The emergence of a club extending from Holland Park to St John's Wood is reflected in one of the four autograph fans in the Forbes Collection owned by the painter Andrew Gow (lot 125). It was owned by the painter Andrew Gow, who in 1890 moved from a small studio close in to Leighton in Holland Park Road to 15 Grove End Road, two houses away from Alma-Tadema. Between about 1891 and 1897 he collected the autographs and signature sketches of artist-friends, presumably as and when they visted his home.
Gow's new neighbours in St John's Wood included Alma-Tadema, the landscape and animal painter Henry William Banks Davis (who lived, appropriately, in Landseer's former studio house at 1 St John's Wood Road), John MacWhirter, J.W. Waterhouse and Briton Riviere. Old friends enticed from Holland Park included Leighton, Watts, Stone and Boughton, also Millais from Kensington and Edward Poynter from Shepherds Bush. Frank Dicksee and Solomon J. Solomon both moved from west London (Dicksee lived next door to Boughton and Solomon opposite Leighton) to St John's Wood during the 1890s. The artist who travelled furthest to enjoy Gow's hospitality was Hubert Herkomer, who had built the sprawling, Lululaund at Bushey, 'a marriage of Strawberry Hill Gothick and Bavarian Art Nouveau arranged by Celtic fairies'.
The oriental autograph fan brings together names from Holland Park and St John's Wood, also the worlds of Punch and the theatre, all inscribed across a painted peacock. The links are complex. The sculptor Edgar Boehm, who was the teacher and close friend of Princess Louise, helped to embellish the homes of Leighton and Alma-Tadema; W.S. Gilbert and Marcus Stone shared the same architect (Gilbert acquired Norman Shaw's 'Grim's Dyke' in the Harrow Weald in 1890); Leighton contributed one drawing to Punch (it was of his favourite model Dorothy Dene to illustrate The Schoolmaster Abroad in 1886), but he was also a talented singer, as were the Punch regulars Charles Keene, who sang 'as it were with tears in his voice', and George Du Maurier ('a nightingale singing in the orchard full of pink apple blossom was not as sweet'). Keene was also a regular guest at Birket Foster's house 'The Hill', at Witley in Surrey.
The fan inscribed by George Boughton 'To Rosalie from a friend' (lot 126) is decorated with seven portraits of girls by artists including Dicksee, Alma-Tadema and Marcus Stone. W.P. Frith, soon to be seventy years old, provided 'Rosalie' with his self-portrait. But this is also a musical fan. It is inscribed by the pianist Charles Hallé, who was Joseph Joachim's regular accompanist and conductor of the Hallé concerts in Manchester, his brother William Hallé and Ludwig Strauss. Whoever 'Rosalie' was, her parties brought together the 'stars' of the day. The musical parties held by Leighton are well-documented, but the finest musicians of the period performed regularly at several houses in London. These included Alma-Tadema's homes in Regent's Park and St John's Wood; 1 South Audley Street, designed by Aitchison for the banker Stewart Hodgson and decorated with Leighton's paintings of Music and Dance; and 10 Kensington Palace Gardens, home of the industrialist Ernst Benzon.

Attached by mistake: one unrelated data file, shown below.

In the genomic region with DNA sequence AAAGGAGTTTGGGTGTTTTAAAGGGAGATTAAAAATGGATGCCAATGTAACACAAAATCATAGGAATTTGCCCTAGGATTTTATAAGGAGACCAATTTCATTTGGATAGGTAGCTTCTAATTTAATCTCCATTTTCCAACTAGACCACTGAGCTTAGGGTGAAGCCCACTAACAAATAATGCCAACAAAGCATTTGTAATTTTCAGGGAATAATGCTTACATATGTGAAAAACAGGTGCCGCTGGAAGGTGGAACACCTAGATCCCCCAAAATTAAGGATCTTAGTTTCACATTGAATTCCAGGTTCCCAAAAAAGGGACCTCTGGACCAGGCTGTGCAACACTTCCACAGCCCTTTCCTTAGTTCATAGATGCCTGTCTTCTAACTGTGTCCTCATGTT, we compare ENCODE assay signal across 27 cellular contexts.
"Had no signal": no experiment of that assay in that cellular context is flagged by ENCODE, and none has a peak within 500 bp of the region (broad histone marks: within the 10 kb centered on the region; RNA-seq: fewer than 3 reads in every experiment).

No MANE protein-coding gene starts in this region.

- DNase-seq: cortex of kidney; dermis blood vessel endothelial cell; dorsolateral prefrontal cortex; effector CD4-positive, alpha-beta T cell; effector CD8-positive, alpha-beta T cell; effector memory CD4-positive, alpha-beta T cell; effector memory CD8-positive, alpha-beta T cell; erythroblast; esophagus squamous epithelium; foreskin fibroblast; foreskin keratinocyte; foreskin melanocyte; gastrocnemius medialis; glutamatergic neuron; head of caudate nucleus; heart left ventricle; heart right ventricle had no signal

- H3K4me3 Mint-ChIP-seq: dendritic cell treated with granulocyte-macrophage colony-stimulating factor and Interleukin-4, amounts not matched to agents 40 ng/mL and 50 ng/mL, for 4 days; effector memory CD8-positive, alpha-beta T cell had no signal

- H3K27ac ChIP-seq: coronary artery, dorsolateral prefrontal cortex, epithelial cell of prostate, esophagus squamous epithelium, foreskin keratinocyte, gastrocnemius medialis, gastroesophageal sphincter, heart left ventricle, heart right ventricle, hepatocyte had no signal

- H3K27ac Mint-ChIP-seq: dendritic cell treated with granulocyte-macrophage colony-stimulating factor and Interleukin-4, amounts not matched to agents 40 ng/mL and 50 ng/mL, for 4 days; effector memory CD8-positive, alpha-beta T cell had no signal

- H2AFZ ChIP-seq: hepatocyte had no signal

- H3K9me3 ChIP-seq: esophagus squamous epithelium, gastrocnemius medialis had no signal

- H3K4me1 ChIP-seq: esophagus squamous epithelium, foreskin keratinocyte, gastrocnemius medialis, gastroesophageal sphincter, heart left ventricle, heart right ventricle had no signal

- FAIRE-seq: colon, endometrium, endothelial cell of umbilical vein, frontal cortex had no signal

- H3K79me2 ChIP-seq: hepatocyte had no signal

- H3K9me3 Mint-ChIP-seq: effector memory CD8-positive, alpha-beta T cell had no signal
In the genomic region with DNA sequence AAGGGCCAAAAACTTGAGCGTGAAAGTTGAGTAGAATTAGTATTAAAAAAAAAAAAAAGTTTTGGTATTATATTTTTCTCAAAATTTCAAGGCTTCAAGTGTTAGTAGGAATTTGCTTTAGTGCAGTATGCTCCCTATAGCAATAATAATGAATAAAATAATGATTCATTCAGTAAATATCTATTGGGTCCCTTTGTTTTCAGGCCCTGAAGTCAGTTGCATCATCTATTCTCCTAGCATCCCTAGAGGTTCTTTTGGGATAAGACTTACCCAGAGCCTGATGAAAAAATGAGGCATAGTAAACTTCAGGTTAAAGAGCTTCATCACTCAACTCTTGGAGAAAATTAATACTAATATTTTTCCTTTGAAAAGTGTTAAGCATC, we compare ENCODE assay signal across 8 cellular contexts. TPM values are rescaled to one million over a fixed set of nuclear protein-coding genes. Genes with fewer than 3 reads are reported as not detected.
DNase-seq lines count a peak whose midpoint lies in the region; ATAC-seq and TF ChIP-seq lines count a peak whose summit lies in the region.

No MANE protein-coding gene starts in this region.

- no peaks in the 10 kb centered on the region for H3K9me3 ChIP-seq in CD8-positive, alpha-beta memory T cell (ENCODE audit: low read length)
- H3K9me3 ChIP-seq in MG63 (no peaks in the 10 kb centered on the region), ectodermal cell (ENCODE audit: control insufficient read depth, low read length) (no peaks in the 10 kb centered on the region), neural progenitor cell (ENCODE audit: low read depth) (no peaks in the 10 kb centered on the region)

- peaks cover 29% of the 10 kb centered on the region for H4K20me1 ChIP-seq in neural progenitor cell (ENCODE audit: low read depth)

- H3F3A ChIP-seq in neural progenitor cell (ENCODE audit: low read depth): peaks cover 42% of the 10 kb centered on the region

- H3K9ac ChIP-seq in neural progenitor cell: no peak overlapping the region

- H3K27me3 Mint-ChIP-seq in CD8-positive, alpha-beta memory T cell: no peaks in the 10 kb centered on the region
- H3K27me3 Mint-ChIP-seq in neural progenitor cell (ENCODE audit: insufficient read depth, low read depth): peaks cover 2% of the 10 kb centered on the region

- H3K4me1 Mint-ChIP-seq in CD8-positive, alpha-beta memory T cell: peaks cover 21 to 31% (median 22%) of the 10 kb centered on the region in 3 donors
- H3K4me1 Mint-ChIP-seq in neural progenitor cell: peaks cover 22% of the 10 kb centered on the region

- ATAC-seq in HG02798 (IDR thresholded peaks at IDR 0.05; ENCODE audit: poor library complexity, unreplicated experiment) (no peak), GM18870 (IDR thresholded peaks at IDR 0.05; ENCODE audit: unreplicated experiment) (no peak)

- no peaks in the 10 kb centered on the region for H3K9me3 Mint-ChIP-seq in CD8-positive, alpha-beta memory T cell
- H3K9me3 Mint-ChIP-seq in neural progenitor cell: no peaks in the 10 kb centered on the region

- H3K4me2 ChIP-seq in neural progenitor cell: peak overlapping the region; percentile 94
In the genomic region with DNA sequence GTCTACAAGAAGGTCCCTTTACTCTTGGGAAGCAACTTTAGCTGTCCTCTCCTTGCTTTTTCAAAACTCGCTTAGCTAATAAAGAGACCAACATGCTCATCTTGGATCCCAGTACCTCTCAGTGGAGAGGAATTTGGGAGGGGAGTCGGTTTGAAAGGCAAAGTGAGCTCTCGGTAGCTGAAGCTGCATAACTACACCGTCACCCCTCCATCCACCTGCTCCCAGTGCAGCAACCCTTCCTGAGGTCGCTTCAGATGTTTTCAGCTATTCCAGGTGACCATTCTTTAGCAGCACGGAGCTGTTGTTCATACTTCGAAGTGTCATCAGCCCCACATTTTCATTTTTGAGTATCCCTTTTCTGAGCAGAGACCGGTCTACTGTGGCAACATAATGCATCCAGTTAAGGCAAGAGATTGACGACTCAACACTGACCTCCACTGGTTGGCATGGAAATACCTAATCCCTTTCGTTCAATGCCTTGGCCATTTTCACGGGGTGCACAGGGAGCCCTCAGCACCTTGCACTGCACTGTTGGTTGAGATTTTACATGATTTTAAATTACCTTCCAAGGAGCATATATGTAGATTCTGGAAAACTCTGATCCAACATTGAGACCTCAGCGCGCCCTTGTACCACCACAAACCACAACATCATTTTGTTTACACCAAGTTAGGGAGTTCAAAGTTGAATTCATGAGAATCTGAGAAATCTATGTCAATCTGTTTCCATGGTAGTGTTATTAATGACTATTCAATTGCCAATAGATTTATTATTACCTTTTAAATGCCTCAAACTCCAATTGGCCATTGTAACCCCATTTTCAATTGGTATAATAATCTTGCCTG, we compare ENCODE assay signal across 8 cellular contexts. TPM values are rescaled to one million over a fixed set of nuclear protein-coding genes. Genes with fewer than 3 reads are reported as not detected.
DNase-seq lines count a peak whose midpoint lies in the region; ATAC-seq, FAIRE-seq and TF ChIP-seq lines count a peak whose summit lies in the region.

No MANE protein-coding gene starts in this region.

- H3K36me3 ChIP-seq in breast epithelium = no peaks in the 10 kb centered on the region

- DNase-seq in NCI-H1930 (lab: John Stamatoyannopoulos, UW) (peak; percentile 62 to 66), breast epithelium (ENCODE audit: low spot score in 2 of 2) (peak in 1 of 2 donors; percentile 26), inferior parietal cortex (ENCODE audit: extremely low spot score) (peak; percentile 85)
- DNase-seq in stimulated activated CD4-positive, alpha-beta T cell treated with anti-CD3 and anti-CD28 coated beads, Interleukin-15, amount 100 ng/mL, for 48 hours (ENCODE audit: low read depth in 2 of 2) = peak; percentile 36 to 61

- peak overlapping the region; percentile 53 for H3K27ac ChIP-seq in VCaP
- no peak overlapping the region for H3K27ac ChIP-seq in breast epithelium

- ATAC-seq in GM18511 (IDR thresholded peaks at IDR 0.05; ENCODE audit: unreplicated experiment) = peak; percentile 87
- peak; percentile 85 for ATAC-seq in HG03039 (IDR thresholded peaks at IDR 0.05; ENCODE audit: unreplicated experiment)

The linking of music, art and drama is made explicit in the largest of the autograph fans, which is inscribed on both sides with over thirty names. The line-up of the musical and theatrical celebrities is dazzling: the violinists Joachim, Paderewski and Hallé's wife Wilma Norman-Neruda; the Italian cellist Alfredo Piatti; Henry Irving, Ellen and Marion Terry, and Herbert Beerbohm Tree. Several Punch artists are present, including George Du Maurier, John Tenniel (who draws his own Punch on the fan), Harry Furniss and Linley Sambourne. The Academy is represented by Luke Fildes, Alma-Tadema and Dicksee, but there are also the names of women artists, Alma-Tadema's wife Laura, Marianne Stokes (a close friend of Sambourne's wife Marion) and Clara Montalba, who moved with her three sisters between Venice and their studio on Campden Hill.
© Westminster City Archives
Professor Caroline Dakers, professor of cultural history, University of Arts London is the author of The Holland Park Circle: Artists and Victorian Society and Clouds: Biography of a Country House, both published by Yale University Press. The text was taken from the Christie's Catalogue Sale:
View painter's art: Sir Lawrence Alma-Tadema (1836-1912)